Seed Consultants Market Watch 2/15/2013 Weekly Column With Gary Wilhelmi


first_img Facebook Twitter SHARE US stock indices held near their tops, while European equities slide down on weak GDP reports. 4Q US GDP off .1% was not too hot, but it was better than European results. The dollar, therefore, gained ground on competitive currencies, at 80.53 Friday morning with resistance at 82.The State of the Union address did nothing to provide leadership and offered only politically taunted vague proposals. The sequester kick in is just two weeks away and all we hear is political carping. Rather then coming together in a compromise, forming a decision, the extremes have been digging in and widening the gap and you and I are left in the middle.Grain and soybean markets ground down to test support levels at $6.90 on March corn, $14.00 March soybeans and March wheat $7.00. There was a little, light volume short covering coming into Friday, but bullish motivation may be a few months away, that is if the prevailing drought continues. The Chicago area snow fall is 40% of the norm, and even less than last year. We have had heavy snow up north and better moisture is the east, but the vast middle and plains remain ultra dry. Under normal conditions it will take two to three years to recover from last year. A good established way to monitor the extent of dryness is by watching the Palmer Drought Index.Conditions in South American, net out fine as any loss in Argentina is more than made up for in Brazil. Brazilian beans are 12% harvested versus 7% average. There have been over 80 ships waiting to load at Brazilian ports, but that is not unusual.Chinese New Year will wrap up Sunday. 230,000 tons of soybean sales were cancelled Friday, but such readjustments are normal.Cattle recovered some ground on short covering, out an extremely over sold condition. Cash cattle dropped $2 to $123. Boxed trade was mixed. The sequester activation would furlough meat inspectors, and that caused the mid week break to the lows in both cattle and hogs. April hogs support is at $84.02 so watch Friday’s close. The markets are over done on the downside, but hogs have been reluctant to bounce. Higher pay roll taxes are taking a bite out of disposable income and that shows up at the meat counter. Rising prices for gas also takes a chunk out of demand for meats etc.Gold futures were pounded down to $1606 off $29 early Friday on positive manufacturing index and U of Michigan consumer confidence reports. The lead futures are bracketed by $1550 support and $1775 resistance. Facebook Twitter Home Market Market Watch Seed Consultants Market Watch 2/15/2013 Weekly Column With Gary Wilhelmi SHARE By Hoosier Ag Today – Feb 15, 2013 Seed Consultants Market Watch 2/15/2013 Weekly Column With Gary Wilhelmi Previous articleSeed Consultants Market Watch 2/15/2013 11:18 update With Gary WilhelmiNext articleAg Committees Spar Over Sequestration Plan Hoosier Ag Todaylast_img read more


ASA Celebrates Big Wins in Appropriations Bill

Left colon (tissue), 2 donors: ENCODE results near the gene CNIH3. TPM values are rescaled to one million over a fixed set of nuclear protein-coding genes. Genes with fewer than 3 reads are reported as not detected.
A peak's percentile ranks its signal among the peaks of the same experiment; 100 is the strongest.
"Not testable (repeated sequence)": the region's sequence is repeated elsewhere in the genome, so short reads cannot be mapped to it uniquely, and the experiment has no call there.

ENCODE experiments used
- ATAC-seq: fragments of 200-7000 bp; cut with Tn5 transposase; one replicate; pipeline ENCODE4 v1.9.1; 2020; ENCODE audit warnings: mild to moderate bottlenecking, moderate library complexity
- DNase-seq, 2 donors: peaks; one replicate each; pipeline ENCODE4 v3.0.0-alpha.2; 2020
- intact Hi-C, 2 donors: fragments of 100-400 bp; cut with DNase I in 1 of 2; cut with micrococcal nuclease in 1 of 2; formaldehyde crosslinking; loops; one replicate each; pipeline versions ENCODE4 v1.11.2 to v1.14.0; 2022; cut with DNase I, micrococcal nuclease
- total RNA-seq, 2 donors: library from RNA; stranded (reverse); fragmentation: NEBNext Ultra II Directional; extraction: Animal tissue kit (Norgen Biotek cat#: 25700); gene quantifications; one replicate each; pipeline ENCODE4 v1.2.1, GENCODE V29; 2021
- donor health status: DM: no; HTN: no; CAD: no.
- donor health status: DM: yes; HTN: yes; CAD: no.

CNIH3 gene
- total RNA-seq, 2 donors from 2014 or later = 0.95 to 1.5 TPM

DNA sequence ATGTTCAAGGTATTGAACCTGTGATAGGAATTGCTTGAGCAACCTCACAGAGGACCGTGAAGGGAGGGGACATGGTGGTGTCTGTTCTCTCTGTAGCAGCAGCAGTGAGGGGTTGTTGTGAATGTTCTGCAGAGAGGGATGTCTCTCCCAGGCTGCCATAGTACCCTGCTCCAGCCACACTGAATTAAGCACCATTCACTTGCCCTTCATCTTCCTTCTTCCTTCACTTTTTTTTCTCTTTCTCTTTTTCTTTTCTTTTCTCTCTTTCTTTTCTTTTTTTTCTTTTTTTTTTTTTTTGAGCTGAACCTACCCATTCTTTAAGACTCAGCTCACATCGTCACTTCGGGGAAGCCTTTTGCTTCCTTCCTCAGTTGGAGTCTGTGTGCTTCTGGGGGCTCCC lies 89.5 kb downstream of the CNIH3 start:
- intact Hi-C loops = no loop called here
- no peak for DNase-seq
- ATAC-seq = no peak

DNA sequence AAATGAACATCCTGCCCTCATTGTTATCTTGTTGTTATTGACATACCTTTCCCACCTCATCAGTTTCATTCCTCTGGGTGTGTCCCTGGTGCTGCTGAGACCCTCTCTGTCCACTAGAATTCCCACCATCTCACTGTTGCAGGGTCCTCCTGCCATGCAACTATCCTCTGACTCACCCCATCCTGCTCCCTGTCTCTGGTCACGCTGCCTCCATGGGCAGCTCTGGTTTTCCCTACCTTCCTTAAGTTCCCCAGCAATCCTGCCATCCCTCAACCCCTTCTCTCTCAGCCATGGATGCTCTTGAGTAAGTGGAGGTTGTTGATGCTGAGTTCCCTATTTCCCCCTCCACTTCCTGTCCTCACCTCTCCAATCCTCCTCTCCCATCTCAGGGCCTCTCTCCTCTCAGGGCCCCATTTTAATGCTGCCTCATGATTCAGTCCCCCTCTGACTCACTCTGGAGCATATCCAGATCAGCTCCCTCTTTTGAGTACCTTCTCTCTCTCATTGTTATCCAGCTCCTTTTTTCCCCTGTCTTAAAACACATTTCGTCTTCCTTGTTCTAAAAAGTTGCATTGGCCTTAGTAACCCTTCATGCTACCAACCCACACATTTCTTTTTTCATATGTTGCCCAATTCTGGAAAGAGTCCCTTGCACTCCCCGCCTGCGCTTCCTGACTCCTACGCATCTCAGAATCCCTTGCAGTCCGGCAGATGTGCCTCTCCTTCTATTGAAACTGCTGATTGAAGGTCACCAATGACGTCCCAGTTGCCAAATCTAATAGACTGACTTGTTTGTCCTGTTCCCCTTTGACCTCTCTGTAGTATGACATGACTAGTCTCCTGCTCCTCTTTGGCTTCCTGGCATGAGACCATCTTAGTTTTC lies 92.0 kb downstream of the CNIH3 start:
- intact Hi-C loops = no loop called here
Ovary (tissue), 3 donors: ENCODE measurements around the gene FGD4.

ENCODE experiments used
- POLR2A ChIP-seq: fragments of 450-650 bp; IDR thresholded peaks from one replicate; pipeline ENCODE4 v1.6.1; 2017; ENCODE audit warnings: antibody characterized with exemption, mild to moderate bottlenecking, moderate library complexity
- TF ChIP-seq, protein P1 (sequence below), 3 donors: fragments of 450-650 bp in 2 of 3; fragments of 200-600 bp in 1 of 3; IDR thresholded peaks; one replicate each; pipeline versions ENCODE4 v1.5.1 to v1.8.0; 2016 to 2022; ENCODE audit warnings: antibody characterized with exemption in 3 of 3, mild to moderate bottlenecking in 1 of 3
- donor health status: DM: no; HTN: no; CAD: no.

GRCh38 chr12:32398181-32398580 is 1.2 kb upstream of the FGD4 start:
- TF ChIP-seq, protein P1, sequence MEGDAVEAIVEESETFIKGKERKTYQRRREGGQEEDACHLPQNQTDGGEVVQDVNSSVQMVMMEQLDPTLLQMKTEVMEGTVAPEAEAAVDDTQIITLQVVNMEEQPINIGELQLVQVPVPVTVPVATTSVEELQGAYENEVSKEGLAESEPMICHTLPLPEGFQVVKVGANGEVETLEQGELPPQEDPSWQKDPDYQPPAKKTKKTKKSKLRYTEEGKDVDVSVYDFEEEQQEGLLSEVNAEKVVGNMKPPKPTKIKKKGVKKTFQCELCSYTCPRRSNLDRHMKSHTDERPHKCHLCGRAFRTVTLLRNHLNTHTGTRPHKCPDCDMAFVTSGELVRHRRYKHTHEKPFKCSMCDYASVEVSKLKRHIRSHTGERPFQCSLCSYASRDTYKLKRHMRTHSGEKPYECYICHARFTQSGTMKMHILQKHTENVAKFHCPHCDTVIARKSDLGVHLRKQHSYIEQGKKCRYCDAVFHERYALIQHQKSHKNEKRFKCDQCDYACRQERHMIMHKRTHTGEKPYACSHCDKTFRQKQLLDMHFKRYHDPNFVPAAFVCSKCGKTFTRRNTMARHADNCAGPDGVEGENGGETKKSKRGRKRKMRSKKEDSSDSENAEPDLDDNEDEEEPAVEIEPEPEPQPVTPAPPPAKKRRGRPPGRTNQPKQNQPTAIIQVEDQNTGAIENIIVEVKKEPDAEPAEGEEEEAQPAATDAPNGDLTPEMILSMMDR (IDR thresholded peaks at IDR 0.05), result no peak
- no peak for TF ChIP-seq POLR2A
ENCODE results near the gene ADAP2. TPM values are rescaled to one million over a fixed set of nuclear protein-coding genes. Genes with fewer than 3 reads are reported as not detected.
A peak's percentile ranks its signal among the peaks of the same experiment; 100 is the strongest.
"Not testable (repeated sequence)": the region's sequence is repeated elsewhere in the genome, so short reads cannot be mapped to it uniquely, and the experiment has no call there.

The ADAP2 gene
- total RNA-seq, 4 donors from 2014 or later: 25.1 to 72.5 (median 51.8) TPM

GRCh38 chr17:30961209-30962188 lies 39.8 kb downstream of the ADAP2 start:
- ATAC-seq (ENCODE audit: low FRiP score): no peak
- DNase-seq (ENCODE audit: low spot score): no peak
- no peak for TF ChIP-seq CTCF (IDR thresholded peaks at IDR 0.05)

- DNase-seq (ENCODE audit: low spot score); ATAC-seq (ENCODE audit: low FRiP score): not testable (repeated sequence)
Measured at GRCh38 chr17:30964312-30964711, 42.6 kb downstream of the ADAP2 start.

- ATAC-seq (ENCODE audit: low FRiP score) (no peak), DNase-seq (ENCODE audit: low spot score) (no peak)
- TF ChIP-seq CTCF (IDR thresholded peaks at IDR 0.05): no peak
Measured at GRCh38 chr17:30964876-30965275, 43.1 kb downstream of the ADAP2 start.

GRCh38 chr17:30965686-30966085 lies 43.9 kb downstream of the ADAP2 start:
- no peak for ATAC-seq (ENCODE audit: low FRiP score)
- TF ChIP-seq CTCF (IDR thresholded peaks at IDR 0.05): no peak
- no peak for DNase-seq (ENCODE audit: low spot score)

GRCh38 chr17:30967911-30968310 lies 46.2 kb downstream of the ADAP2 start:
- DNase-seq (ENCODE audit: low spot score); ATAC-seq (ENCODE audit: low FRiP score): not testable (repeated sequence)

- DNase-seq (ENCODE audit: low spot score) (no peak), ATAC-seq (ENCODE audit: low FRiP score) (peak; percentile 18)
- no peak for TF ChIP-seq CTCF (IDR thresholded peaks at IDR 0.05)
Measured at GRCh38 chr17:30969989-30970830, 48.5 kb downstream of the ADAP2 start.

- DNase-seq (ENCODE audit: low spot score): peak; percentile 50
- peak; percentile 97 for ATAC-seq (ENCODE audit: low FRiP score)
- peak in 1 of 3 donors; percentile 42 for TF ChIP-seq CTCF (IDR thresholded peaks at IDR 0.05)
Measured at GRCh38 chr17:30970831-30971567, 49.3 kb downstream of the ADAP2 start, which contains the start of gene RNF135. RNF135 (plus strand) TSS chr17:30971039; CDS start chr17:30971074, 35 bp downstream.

first_img The fiscal year 2014 omnibus spending package approved by the House and Senate combines all 12 appropriations bills for spending categories including Agriculture, Energy and Water and other areas that impact farmers into one measure – allocating funding for programs within each category. The farmers of the American Soybean Association welcomed action on the bill – noting that several of the programs represent significant policy priorities for soybean farmers. The bill’s energy and water section includes provisions that will significantly increase funding for waterways components. The provisions are strongly supported by ASA and have been priorities for the Water Resources Development Act. The increase in spending for port and navigation channel improvements is another victory for ASA. The bill provides one-billion dollars from the Harbor Maintenance Trust Fund for port and navigation channel maintenance and dredging. ASA President Ray Gaesser says waterways infrastructure is critical for soybean farmers. He says the work of the appropriations committee is not only a policy victory for ASA and other waterways stakeholders – but also a positive sign the WRDA conference committee may be nearing completion with similar provisions for waterways funding in future years.In the spending measure’s agriculture section – ASA applauds the allocation of 316.4-million dollars for the Agriculture and Food Research Initiative. From innovations in weed science and biotechnology to new ways to manage water and inputs – Gaesser says the products and practices yielded by agricultural research are what have made U.S. agriculture great. The Food for Peace and McGovern-Dole International Food for Education and Child Nutrition programs also received funding in the agriculture section of the bill. Both programs provide nations in need with assistance in the form of American-grown agricultural commodities – including in many cases – soybean meal and soy flour. Also provided is funding for USDA’s National Agricultural Statistics Service. NASS is directed to resume previously-suspended reports and begin compilation of several Current Industrial Reports formerly conducted by the U.S. Census Bureau. ASA led efforts to provide adequate funding to NASS to resume the reports.Source: NAFB News Service Facebook Twitter By Andy Eubank – Jan 20, 2014 SHARE Facebook Twitter SHARE Previous articleTaking Charge of Soil Health Wednesday in VincennesNext articleHoosier Ag Today Adds Programs to Lafayette Radio Station Andy Eubank Home Energy ASA Celebrates Big Wins in Appropriations Bill ASA Celebrates Big Wins in Appropriations Billlast_img read more